20. Ultracold atoms in U(2) non-Abelian gauge potentials preserving the Landau levels

    SciTech Connect

    Burrello, Michele; Trombettoni, Andrea

    2011-10-15

    We study ultracold atoms subjected to U(2) non-Abelian potentials: we consider gauge potentials having, in the Abelian limit, degenerate Landau levels and we then investigate the effect of general homogeneous non-Abelian terms. The conditions under which the structure of degenerate Landau levels is preserved are classified and discussed. The typical gauge potentials preserving the Landau levels are characterized by a fictitious magnetic field and by an effective spin-orbit interaction (e.g., obtained through the rotation of two-dimensional atomic gases coupled with a tripod scheme). The single-particle energy spectrum can be analytically determined for a class of gauge potentials, whose physical implementation is discussed. The corresponding Landau levels are deformed by the non-Abelian contribution of the potential and their spin degeneracy is split. The related deformed quantum Hall states for fermions and bosons (in the presence of strong intraspecies interaction) are determined far from and at the degeneracy points of the Landau levels, where non-Abelian states appear. We present a discussion of the effect of the angular momentum, as well as results for U(3) gauge potentials.

  1. An Atlas of extraterrestrial particles collected with NASA U-2 aircraft, 1974 - 1976

    NASA Technical Reports Server (NTRS)

    Brownlee, D. E.; Tomandl, D.; Blanchard, M. B.; Ferry, G. V.; Kyte, F.

    1976-01-01

    Extraterrestrial particles collected during U-2 flights in the stratosphere were divided into four groups: chondritic, iron-sulfur--nickel, mafic silicates, and others. The chondritic aggregates are typically composed of Fe, Mg, Si, C, S, Ca, and Ni. Detectable levels of He-4 implanted from the solar wind occur in some. Olivine, spinel, and possibly pyrrhotite and a hydrated layered-lattice silicate were identified. The chondritic ablation particles contain no sulfur and appear to have been melted. Magnetite, olivine, and pyroxene were identified. The iron-sulfur-nickel type particles resemble meteoritic iron sulfide with a small amount of nickel, and contain magnetite and troilite. The mafic silicate type particles are iron magnesium silicate grains with clumps of chondritic aggregate particles adhering to their surfaces. Olivine and possibly pyrrhotite and pyroxene were identified. Most of the iron-nickel type particles are spherules and include taenite and wustite. The other type particles include nickel-iron mounds on spheroidal glassy-like grains having chondritic-like elemental abundances.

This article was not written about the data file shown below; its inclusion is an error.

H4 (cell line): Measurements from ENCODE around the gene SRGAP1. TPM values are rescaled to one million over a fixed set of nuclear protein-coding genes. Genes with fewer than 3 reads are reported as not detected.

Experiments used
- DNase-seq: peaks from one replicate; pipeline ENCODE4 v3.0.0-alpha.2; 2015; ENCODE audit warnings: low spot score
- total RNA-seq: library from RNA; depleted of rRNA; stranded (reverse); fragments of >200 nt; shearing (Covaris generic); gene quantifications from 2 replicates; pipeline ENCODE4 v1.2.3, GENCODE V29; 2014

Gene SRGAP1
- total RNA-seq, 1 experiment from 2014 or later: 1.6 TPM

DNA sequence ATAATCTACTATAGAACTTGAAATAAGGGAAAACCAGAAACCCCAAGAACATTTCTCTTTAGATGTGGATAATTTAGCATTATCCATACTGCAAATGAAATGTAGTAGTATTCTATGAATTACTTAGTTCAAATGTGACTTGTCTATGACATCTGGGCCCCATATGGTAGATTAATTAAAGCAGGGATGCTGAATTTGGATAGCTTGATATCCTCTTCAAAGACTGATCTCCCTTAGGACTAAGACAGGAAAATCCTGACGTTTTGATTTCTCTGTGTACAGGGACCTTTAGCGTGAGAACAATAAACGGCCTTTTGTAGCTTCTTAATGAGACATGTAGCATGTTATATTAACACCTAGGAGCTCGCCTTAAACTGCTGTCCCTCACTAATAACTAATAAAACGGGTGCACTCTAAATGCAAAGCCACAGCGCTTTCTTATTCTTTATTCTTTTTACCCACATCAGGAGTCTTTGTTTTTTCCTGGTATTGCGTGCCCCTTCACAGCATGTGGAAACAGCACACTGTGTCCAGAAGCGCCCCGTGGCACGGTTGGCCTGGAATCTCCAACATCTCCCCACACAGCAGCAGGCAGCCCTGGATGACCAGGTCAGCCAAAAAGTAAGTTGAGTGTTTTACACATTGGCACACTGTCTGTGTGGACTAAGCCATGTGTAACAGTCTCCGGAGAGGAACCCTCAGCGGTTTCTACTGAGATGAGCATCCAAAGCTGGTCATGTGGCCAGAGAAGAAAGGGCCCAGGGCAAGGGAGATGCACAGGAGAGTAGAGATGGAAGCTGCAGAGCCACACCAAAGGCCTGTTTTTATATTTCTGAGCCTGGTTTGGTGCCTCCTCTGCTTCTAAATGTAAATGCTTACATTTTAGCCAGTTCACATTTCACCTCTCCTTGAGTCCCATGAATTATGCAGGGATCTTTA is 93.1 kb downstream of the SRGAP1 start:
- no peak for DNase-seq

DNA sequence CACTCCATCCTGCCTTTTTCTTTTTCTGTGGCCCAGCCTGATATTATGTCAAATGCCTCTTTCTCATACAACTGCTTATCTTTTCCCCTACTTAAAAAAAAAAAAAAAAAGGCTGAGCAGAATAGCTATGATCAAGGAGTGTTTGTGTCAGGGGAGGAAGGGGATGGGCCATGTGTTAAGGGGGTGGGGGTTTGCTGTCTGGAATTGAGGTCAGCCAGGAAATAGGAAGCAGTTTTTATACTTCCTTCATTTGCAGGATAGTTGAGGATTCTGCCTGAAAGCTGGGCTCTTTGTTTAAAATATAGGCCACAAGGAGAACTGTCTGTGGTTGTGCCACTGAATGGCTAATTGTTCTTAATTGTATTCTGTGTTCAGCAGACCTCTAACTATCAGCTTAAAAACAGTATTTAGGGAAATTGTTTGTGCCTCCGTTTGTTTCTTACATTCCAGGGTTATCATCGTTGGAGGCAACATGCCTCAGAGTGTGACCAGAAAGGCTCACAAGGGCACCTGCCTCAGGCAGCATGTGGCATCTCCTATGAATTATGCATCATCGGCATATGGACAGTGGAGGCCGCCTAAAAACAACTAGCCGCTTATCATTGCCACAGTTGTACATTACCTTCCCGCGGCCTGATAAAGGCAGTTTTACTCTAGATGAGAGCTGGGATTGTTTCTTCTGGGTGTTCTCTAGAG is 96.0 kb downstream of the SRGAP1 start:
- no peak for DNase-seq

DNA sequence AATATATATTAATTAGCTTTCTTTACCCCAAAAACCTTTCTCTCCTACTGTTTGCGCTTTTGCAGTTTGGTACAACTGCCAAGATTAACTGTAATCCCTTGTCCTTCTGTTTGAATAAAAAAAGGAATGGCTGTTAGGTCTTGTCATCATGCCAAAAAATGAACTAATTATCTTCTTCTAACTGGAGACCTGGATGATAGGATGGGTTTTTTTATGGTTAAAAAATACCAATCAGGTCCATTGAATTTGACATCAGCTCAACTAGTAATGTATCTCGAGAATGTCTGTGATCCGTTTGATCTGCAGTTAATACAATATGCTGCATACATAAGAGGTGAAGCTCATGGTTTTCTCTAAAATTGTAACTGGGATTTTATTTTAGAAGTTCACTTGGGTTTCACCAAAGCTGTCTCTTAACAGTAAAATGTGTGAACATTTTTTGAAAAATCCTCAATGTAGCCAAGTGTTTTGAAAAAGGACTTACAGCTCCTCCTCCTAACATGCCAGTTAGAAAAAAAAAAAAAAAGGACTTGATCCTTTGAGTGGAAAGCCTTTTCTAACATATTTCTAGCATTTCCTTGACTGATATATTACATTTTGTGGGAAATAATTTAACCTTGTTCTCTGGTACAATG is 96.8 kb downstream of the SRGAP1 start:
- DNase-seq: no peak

2. Description of work for 216-U-1 and 216-U-2 stainless steel pipeline integrity testing

    SciTech Connect

    Wasemiller, M.A.

    1994-06-30

    The objectives of this integrity test are to (1) inspect the interior of this pipeline by in-line camera survey and (2) if required, conduct a pressure test on a section of the pipeline. The U-1 and U-2 Cribs were constructed in 1951. From March 1952 to June 1967, the site received cell drainage from Tank 5-2 in the 221-U Building nd waste from the 224-U Building via the overflow from the 241-U-361 Settling Tank. From June 1957 to July 1957, the site received waste from the 224-U Building via the overflow from the 241-U-361 Settling Tank and contaminated solvent from the 276-U Settling Tank solvent storage area. The discharge of 221-U waste was discontinued during shutdown of production operations. From July 1957 to May 1967, the site received waste from the 224-U Building and equipment decontamination and reclamation wastes from operations in the 221-U Building canyon. The scope of work is encompassed in five steps: (1) obtaining access to the pipeline in order to perform an in-line camera survey of the line to the greatest extent possible, (2) evaluating the need for further investigation of the pipeline, (3) blanking the line, as needed, to perform a pressure test, (4) conducting the pressure test, as needed, and (5) documenting the ability of the line to maintain pressure.

  3. First Principles Study of a-U2N3 Surfaces and its Anti-oxidant Mechanism

    NASA Astrophysics Data System (ADS)

    Jin, Mengting; Zhang, Yanning

    With the advantages over oxides as fuel materials for fast nuclear reactors, actinide nitrides have been extensively studied in experiments. In particular, a-U2N3 is also the main composition of surface layer obtained by surface nitriding for the enhancement of oxidation resistance of uranium in ambient conditions.[1-4] However, the anti-oxidant mechanism behind is still unclear, which hinders the further development of surface treatment technologies for uranium. Here we perform extensive ab initio studies on the geometric, magnetic and electronic properties of a-U2N3 bulk and (001) surfaces. Then the adsorption and diffusion of O2 near the stable a-U2N3(001) surface will be discussed, focusing on the local atomic arrangements of U-N and U-N-O that cannot be observed easily in experiments. Our theoretical results may give some insights in understanding the anti-oxidant mechanism of surface nitriding.

  4. Genetic polymorphism study at four minisatellite loci (D1S80, D17S5, D19S20, and APOB) among five Indian population groups.

    PubMed

    Das, Birajalaxmi; Ghosh, Anu; Chauhan, P S; Seshadri, M

    2002-06-01